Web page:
A year ago today, Americans were waking up to election results entirely unlike the ones they expected. Hillary Clinton had lost, and Donald Trump had won. The American people would have to wait a little longer to see their first female president than they thought they would.
A year ago today, The Daily Free Press published an editorial reflecting on the results of the night before, while expressing our hopes for the administration to come. We were coming off of a contentious campaign, and we weren’t very impressed by what we had seen from candidate Donald Trump — but we thought that maybe, just maybe, President Donald Trump would be a little more, you know, presidential. We thought he might rise to the occasion. We thought he might prove us all wrong.
A year ago today, we were hopeful.
Today, it has been 365 days since that editorial, and almost 10 months since Trump took office. We have seen both how Trump has taken to the position and how the United States has taken to our president. And it isn’t a pretty story.
Today, we are no longer hopeful.
And it’s not hard to see why — in the past year, absolutely nothing about Trump has changed. He is exactly the same person in office as he was during his campaign. All of the things we had hoped to see Trump do, all of the wrongs of his campaign that we hoped he would right during his presidency, he failed at.
We didn’t expect him to become everything we had hoped for in a president overnight. We knew exactly who he was, and exactly what policies he was running on. But we hoped that he might surprise us.
A year ago today, we, the editors of The Daily Free Press, outlined a few hopes we had for the presidency that lay ahead of us.
After an election season marked by the tumult of Trump’s social media, we thought he might take a step back from all that. We hoped that when he was living in the White House, Trump might log off Twitter every once in awhile. And we knew it was asking a lot, but we hoped that he might even emulate Barack Obama a little bit, and use social media as a platform to connect with people. But his name calling and nonsense did not skip a beat. If anything, it got worse. From the moment of his inauguration, Trump’s 2017 Twitter presence has been nothing short of abhorrent.
A year ago, we stressed that the misogyny and sexism that permeated Trump’s career must be left on the campaign trail, and not carried with him into the presidency. Though his worst offenses did happen outside of Washington, he has certainly not been exemplary in the months since the election. Just because he wasn’t caught on tape boasting about sexual harassment while in office, doesn’t mean he’s been any kind of role model. This year especially, we could’ve used a president who would quickly and forcefully condemn sexual misconduct of all kinds, and we just didn’t get one.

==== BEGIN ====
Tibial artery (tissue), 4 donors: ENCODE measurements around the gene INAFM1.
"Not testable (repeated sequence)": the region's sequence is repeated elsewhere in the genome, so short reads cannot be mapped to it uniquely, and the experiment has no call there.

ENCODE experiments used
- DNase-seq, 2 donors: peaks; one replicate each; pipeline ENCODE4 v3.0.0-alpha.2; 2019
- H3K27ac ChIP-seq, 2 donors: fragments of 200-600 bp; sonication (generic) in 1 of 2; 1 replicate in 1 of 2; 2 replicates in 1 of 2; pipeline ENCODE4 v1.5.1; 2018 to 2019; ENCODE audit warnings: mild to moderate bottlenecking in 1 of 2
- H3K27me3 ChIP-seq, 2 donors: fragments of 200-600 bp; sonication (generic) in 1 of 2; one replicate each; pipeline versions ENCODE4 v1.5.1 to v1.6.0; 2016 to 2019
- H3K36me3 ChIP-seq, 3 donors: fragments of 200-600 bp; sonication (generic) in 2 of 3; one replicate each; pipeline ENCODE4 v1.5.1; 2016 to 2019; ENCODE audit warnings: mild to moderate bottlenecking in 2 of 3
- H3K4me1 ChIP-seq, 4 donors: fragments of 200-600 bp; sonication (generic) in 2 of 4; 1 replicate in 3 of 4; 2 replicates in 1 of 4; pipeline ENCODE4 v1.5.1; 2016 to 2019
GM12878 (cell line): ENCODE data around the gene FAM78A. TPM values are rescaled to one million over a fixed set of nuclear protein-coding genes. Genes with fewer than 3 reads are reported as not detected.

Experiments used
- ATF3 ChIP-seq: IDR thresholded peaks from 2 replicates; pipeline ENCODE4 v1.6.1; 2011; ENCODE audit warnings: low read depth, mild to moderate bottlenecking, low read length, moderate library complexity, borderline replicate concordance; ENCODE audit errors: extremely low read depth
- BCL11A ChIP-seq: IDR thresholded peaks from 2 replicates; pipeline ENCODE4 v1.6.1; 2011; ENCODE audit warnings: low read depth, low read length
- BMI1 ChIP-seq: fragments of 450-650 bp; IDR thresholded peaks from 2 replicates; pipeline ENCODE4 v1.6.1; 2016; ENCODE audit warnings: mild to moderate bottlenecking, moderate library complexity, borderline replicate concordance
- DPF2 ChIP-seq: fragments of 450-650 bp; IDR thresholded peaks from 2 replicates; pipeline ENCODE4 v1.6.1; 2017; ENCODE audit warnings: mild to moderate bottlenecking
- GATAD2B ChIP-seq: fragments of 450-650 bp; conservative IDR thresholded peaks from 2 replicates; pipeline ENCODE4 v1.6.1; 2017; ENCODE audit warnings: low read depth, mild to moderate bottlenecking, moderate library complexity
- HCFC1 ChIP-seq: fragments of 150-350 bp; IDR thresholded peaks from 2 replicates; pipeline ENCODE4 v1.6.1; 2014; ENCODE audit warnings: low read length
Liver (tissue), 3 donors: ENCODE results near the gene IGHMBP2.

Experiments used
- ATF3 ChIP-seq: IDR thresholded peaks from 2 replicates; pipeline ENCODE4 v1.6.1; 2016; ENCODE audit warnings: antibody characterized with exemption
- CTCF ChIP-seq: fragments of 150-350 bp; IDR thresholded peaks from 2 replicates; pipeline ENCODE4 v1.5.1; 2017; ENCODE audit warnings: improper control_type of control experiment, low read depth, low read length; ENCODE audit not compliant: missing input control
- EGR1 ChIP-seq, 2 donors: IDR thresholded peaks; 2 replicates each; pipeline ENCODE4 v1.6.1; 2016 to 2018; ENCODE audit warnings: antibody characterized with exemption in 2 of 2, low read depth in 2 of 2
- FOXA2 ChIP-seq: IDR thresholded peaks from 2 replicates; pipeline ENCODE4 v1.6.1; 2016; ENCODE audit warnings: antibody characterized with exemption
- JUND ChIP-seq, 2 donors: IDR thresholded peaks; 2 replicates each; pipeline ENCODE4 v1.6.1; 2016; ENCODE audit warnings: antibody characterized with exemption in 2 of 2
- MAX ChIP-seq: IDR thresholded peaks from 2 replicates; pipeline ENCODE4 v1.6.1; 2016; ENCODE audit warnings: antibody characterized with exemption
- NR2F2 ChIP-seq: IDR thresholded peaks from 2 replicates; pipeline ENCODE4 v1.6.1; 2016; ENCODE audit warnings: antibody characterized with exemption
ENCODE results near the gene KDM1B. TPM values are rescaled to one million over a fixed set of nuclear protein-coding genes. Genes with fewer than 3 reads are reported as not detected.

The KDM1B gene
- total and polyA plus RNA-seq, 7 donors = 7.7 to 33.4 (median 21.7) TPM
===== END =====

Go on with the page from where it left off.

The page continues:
Another hope we had last year — the most important one we harbored for the coming months — was for Trump to ensure he had the most “intelligent, able, action-seeking and commandeering support system” that he could. It is now obvious that we were shooting for the stars. The cronies he surrounds himself with are even worse than we ever imagined they might be. The cabinet members and advisers he hired have been dropping like flies. The ones that weren’t fired, resigned — and even the ones that he has managed to keep around are as unqualified for their positions as the president himself.
So here we are, one year later, and nothing has changed. Trump did not live up a single one of our hopes — hopes that we used to think were modest, reasonable ones. His presidency is every bit as depressing as his candidacy. Except that there is one big thing that has changed: Now, his ideas are spreading.
The Obama-hating, climate-change-denying, xenophobia-filled rhetoric that Trump won’t stop spewing has been starting to come to fruition. His unrealistic demands and political inefficiency have stopped some of his most offensive ideas from panning out, but between him and his cabinet, there has been some real damage done too. Things like travel bans and wall building are easy to keep under control, but other things, things like exiting the Paris Climate Agreement, will have effects that cannot be undone.
A year ago, we were hopeful. Today, we are sick of this, but determined to bring change. We could spend all day complaining and finding flaws with our president — it is clear that there are many. We could resign ourselves to our impending doom and wait until 2020 comes around. Or, we could push back. In this week’s election, we, the American people, elected some of the most progressive, forward-thinking candidates we could have hoped for into office. Things in Washington might be bad, but they are not unfixable. When we stay politically informed and involved, we can still do a lot of good.
We elected Donald Trump to one of the most powerful positions on the planet, and he has not taken the job seriously. He has not taken America seriously. But at the end of the day, maybe things will be OK — as long as Americans still do.